In the above construction, light issuing from the light source of an extra light source device for transmissive documents is partly incident to the CCD image sensor 26 via the area L3 and sensed as a reference voltage. Based on this reference voltage, the gain of an output video signal is selected for each main scanning so that the resulting video signal is maintained stable with no regard to irregularities in the quantity of light in the subscanning direction.
FIGS. 8A and 8B show a relationship between the video signal VIDEO and the white board pulse WB with respect to a reflective document and a transmissive document, respectively. As shown in FIG. 8A, when a reflective document is read, an image output representative of the white board 32 appears and a white board pulse WB appears while the image output is present, the gain of the video signal VIDEO being controlled on the basis of the voltage associated with the white board 32. On the other hand, the output associated with the white board 32 is zero (light is not transmitted) when a transmissive document is read. At this time, as shown in FIG. 8B, the white board pulse WB is shifted to the effective image area L1 assigned to a reflective document and a document is inhibited from covering the area L1. In such a condition, any irregularity in the quantity of light is read as it is. It is to be noted that the effective image areas L1 and L2 are each so configured as to begin with a delay of a period of time t relative to the white board pulse WB.
Referring to FIGS. 9 and 10, a circuit and a sequence for delaying the white board pulse WB by a predetermined period of time are shown. As shown in FIG. 10, whether the document to be read is transmissive or reflective is determined when the exclusive light source device for transmissive documents is mounted or dismounted or when a power switch is turned on. Depending upon the result of decision, data DATA for determining a delay of the white board pulse WB is selected. If desired, the discrimination of a transmissive document and a reflective document may be implemented by a switch. Then, based on the delay data DATA selected as mentioned above, a basic white board pulse WB0 is delayed by a predetermined period of time by the circuit of FIG. 9, thereby producing a delayed white board pulse WB1.
In summary, it will be seen that the present invention provides a document reader which produces a stable video signal free from irregularities in the subscanning direction even when use is made of a relatively simple exclusive light source device for transmissive documents which lacks an accurate light quantity stabilizer, an accurate reflector, etc. This unprecedented advantage is derived from a unique construction wherein an effective image area narrower than an effective image area for a reflective document is exclusively assigned to a transmissive document so that, when a transmissive document is read, light transmitted through a differential area defined by the difference between the two exclusive areas is sensed in the form of a reference voltage and, in addition, a device for changing the timing for sensing the reference voltage is provided.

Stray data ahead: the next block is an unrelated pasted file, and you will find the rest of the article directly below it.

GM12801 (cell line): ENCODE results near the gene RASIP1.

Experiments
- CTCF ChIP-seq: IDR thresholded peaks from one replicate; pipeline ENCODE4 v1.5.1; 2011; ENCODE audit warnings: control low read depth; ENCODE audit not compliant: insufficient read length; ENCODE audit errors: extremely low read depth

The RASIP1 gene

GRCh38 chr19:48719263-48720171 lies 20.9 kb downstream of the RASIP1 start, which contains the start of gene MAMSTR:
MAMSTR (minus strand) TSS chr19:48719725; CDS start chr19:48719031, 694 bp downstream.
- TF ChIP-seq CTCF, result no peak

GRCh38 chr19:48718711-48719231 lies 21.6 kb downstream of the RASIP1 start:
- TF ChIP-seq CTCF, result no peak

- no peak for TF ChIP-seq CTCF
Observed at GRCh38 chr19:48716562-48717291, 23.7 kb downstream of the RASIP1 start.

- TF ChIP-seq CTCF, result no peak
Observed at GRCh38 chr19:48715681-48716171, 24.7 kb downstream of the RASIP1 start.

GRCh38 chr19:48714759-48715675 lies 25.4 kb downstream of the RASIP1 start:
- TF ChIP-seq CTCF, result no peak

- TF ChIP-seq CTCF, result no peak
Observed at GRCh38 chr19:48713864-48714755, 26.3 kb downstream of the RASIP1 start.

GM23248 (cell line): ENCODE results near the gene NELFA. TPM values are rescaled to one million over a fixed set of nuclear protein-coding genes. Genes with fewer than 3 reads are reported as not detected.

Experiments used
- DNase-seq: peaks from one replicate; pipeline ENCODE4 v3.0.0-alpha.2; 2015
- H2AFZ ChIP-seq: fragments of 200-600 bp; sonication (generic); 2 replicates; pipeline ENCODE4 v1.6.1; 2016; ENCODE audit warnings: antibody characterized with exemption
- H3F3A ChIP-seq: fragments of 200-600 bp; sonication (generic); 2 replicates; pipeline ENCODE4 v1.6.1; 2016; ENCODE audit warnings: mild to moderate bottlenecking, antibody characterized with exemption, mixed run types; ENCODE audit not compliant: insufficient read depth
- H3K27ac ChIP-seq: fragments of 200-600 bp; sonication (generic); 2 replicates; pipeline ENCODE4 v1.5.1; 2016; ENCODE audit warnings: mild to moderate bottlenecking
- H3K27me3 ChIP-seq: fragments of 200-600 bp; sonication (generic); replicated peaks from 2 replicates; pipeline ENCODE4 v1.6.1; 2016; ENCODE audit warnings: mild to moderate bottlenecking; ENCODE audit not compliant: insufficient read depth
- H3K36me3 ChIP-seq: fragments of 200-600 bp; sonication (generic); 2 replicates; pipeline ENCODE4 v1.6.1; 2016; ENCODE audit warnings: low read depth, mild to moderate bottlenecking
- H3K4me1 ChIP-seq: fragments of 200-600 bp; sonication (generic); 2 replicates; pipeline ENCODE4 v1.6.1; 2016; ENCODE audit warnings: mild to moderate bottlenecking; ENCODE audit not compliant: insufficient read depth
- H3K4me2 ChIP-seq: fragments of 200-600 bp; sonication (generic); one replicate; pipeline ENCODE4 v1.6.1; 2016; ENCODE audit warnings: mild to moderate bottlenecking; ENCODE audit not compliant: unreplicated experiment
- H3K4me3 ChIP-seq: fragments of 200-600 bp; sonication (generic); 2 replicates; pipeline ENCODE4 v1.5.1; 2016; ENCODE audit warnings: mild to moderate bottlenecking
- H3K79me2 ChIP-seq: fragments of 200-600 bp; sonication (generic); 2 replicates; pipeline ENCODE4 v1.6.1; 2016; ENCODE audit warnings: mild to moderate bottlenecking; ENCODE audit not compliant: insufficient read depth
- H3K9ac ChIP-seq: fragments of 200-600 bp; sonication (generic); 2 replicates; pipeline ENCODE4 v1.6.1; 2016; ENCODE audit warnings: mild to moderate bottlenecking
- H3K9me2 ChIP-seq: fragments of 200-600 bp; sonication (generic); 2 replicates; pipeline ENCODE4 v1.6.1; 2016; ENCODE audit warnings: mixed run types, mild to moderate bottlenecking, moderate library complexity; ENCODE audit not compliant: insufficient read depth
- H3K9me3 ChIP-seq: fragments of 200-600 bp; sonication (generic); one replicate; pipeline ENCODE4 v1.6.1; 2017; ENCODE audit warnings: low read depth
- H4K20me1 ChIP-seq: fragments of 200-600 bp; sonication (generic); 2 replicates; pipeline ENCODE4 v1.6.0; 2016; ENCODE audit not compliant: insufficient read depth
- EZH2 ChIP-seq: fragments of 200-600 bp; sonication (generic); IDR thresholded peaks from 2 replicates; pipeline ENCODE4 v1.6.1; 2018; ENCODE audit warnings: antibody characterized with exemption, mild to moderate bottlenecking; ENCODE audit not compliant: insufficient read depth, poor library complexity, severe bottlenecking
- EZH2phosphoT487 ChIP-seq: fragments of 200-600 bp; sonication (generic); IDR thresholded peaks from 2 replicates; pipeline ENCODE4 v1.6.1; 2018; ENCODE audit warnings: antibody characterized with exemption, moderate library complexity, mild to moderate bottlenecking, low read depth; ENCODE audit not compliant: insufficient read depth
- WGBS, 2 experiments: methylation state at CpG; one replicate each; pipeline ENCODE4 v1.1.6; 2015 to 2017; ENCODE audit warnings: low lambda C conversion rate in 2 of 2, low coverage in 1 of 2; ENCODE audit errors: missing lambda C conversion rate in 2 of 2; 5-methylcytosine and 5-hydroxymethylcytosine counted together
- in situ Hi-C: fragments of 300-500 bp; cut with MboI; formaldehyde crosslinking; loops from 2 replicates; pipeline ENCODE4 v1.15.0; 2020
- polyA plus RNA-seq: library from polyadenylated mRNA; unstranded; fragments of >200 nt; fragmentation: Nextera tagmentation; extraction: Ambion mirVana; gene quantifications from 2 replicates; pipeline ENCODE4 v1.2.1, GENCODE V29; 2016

Various modifications will become possible for those skilled in the art after receiving the teachings of the present disclosure without departing from the scope thereof.
|Cited Patent||Filing date||Publication date||Applicant||Title|
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|JPS63246965A *||Title not available|
|JPS63252063A *||Title not available|
|Citing Patent||Filing date||Publication date||Applicant||Title|
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|EP0585124A1 *||Aug 26, 1993||Mar 2, 1994||Howtek, Inc.||Calibrated color scanner|
|U.S. Classification||358/448, 358/494|
|International Classification||H04N1/19, H04N1/04, H04N1/401, H04N1/00, H04N1/407, H05K3/00, H04N1/10|
|Cooperative Classification||H04N1/401, H04N1/1013, H04N2201/0422, H04N1/00795, H04N2201/0418, H04N1/04|
|European Classification||H04N1/00H, H04N1/04, H04N1/401|
|Oct 4, 1989||AS||Assignment|
Owner name: RICOH COMPANY, LTD., JAPAN
Free format text: ASSIGNMENT OF ASSIGNORS INTEREST.;ASSIGNOR:TOMITA, KAN;REEL/FRAME:005149/0785
Effective date: 19881021
|Jun 17, 1993||FPAY||Fee payment|
Year of fee payment: 4
|Jun 19, 1997||FPAY||Fee payment|
Year of fee payment: 8
|Jul 24, 2001||REMI||Maintenance fee reminder mailed|
|Jan 2, 2002||LAPS||Lapse for failure to pay maintenance fees|
|Mar 5, 2002||FP||Expired due to failure to pay maintenance fee|
Effective date: 20020102